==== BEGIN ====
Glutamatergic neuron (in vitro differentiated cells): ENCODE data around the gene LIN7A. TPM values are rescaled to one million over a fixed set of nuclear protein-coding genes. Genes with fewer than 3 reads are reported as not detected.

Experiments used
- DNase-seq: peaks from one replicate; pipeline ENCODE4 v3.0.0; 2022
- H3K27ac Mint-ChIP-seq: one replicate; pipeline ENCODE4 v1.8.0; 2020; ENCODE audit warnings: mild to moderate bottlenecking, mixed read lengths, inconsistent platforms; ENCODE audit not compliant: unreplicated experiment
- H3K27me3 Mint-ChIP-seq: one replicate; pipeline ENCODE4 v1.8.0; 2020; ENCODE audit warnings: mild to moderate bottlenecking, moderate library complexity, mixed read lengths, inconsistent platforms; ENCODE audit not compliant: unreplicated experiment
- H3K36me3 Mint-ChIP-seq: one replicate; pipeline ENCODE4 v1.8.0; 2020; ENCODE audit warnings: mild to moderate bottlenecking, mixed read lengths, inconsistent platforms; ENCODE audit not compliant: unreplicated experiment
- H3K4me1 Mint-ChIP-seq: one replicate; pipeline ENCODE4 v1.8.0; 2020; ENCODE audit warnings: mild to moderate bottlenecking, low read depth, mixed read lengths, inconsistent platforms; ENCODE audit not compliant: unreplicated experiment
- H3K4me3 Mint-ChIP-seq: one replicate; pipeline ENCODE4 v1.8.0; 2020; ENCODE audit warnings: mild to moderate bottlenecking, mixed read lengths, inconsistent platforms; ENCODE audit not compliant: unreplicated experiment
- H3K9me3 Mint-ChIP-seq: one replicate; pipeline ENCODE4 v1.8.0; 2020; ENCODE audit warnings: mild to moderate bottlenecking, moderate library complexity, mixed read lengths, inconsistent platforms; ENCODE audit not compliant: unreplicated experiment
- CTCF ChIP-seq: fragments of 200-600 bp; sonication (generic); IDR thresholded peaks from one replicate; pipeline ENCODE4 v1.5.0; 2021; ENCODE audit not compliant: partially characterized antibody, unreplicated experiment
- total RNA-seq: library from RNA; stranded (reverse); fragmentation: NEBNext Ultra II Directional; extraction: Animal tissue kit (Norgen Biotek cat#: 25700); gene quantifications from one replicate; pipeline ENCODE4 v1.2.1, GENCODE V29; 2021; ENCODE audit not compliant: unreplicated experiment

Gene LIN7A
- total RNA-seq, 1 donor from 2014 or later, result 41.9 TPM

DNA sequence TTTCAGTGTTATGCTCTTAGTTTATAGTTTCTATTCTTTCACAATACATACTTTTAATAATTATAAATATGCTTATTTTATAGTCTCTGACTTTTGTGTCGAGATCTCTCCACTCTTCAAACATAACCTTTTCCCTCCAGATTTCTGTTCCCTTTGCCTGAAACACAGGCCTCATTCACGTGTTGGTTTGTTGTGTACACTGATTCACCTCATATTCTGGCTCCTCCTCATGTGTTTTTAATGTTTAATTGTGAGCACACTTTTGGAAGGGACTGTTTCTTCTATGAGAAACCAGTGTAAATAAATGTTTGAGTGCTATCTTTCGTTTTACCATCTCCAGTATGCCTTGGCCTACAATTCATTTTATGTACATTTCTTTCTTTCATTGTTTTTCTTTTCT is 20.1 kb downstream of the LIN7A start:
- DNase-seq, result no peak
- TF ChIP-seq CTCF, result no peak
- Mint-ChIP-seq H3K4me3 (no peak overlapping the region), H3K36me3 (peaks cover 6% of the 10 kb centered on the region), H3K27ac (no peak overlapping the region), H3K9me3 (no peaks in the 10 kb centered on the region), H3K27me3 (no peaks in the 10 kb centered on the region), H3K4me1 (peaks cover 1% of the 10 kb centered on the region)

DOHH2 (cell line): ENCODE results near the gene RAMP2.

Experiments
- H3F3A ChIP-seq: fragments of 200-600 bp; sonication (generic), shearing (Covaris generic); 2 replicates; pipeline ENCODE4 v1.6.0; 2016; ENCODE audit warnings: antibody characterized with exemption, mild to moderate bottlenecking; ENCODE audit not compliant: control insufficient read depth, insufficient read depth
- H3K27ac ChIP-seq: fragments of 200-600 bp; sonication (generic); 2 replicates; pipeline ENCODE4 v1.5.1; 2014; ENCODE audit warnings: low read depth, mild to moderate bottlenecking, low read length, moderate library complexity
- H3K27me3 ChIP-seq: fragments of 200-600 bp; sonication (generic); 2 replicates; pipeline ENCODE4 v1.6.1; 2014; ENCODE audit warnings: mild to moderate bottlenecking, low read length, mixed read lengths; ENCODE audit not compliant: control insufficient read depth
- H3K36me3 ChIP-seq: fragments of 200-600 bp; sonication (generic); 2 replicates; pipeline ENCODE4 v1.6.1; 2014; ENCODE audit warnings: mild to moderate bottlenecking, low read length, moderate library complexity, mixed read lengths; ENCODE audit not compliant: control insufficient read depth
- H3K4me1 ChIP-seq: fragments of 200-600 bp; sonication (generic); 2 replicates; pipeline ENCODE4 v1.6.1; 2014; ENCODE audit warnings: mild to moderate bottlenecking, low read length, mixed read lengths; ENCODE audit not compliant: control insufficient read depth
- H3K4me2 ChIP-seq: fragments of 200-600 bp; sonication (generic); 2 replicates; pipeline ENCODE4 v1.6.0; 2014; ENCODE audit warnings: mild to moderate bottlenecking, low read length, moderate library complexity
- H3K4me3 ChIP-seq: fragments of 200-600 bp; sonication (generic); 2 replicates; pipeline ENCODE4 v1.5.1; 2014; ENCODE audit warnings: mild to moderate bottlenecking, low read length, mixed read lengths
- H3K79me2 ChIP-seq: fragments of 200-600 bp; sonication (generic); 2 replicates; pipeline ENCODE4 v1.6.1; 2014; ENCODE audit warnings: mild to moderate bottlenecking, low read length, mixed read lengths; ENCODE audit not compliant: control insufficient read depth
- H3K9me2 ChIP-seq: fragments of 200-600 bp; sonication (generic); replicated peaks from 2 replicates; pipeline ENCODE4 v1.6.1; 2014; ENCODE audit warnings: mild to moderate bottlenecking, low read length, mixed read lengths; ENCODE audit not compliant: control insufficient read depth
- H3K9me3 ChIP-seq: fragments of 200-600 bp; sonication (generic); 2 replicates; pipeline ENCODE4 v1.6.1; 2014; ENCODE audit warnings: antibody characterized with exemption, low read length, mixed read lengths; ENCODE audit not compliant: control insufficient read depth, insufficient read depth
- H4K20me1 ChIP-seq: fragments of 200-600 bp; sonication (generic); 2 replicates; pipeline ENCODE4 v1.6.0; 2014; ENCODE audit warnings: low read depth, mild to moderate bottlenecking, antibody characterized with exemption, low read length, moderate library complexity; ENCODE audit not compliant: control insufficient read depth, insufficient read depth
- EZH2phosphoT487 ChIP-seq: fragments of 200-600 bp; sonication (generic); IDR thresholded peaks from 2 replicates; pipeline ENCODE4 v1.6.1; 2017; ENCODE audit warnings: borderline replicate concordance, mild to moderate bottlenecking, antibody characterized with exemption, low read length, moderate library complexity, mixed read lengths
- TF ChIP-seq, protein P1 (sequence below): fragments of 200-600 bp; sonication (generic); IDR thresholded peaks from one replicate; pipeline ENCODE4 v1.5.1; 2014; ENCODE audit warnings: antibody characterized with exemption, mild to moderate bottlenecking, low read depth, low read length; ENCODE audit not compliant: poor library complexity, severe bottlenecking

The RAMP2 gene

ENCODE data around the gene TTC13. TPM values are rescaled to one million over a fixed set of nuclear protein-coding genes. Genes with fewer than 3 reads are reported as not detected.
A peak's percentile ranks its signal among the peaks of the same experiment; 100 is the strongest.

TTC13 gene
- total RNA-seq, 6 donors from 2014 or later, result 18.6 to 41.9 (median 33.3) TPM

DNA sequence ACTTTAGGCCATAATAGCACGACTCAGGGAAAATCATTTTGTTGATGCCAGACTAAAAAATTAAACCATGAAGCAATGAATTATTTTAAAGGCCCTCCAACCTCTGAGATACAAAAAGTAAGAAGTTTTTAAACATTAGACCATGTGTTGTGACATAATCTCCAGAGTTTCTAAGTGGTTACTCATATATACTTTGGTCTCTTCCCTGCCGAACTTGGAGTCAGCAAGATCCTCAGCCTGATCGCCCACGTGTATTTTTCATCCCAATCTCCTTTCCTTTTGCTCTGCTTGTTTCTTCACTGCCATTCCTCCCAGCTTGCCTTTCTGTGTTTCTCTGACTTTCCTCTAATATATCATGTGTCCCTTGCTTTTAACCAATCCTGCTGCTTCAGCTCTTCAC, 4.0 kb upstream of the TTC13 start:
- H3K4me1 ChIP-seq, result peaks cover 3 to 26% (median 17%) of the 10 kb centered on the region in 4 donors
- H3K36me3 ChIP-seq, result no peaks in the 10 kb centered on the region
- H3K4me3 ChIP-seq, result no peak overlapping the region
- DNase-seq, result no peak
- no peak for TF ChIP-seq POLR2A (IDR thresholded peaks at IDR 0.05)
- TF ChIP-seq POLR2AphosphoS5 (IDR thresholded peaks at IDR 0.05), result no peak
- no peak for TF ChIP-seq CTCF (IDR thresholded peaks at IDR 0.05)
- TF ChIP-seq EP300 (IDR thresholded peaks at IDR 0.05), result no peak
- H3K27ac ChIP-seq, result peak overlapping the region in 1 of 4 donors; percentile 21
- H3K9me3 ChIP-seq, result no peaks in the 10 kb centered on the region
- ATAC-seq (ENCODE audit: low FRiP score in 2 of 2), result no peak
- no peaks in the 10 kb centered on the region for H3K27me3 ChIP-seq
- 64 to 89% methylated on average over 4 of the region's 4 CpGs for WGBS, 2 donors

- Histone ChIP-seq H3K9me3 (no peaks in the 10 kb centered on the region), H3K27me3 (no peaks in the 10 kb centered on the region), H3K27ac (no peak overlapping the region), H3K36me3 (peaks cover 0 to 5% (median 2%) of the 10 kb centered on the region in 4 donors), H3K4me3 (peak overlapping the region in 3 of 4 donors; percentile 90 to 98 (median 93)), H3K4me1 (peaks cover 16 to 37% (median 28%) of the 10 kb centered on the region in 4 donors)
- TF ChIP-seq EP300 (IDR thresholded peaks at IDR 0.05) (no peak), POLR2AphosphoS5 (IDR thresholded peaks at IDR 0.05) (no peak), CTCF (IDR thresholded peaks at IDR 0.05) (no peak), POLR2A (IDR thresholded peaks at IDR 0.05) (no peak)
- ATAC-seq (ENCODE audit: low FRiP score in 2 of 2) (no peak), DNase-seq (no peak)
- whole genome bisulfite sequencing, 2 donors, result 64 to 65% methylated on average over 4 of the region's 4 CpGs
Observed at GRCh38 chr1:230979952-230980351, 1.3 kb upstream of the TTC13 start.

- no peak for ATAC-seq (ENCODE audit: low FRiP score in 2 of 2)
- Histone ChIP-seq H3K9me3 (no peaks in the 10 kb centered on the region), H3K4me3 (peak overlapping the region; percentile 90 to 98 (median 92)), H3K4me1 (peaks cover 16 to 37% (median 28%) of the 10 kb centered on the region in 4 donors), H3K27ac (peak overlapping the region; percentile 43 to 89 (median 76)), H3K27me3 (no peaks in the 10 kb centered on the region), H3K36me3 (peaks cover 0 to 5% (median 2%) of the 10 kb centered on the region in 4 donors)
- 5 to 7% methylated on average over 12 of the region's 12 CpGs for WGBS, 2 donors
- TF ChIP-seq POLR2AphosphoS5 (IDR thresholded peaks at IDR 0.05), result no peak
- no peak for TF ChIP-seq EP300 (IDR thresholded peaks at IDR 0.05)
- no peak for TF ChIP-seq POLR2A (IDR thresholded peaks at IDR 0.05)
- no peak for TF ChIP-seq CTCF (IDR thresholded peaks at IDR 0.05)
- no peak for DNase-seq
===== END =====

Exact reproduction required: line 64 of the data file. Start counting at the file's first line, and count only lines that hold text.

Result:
- no peak for DNase-seq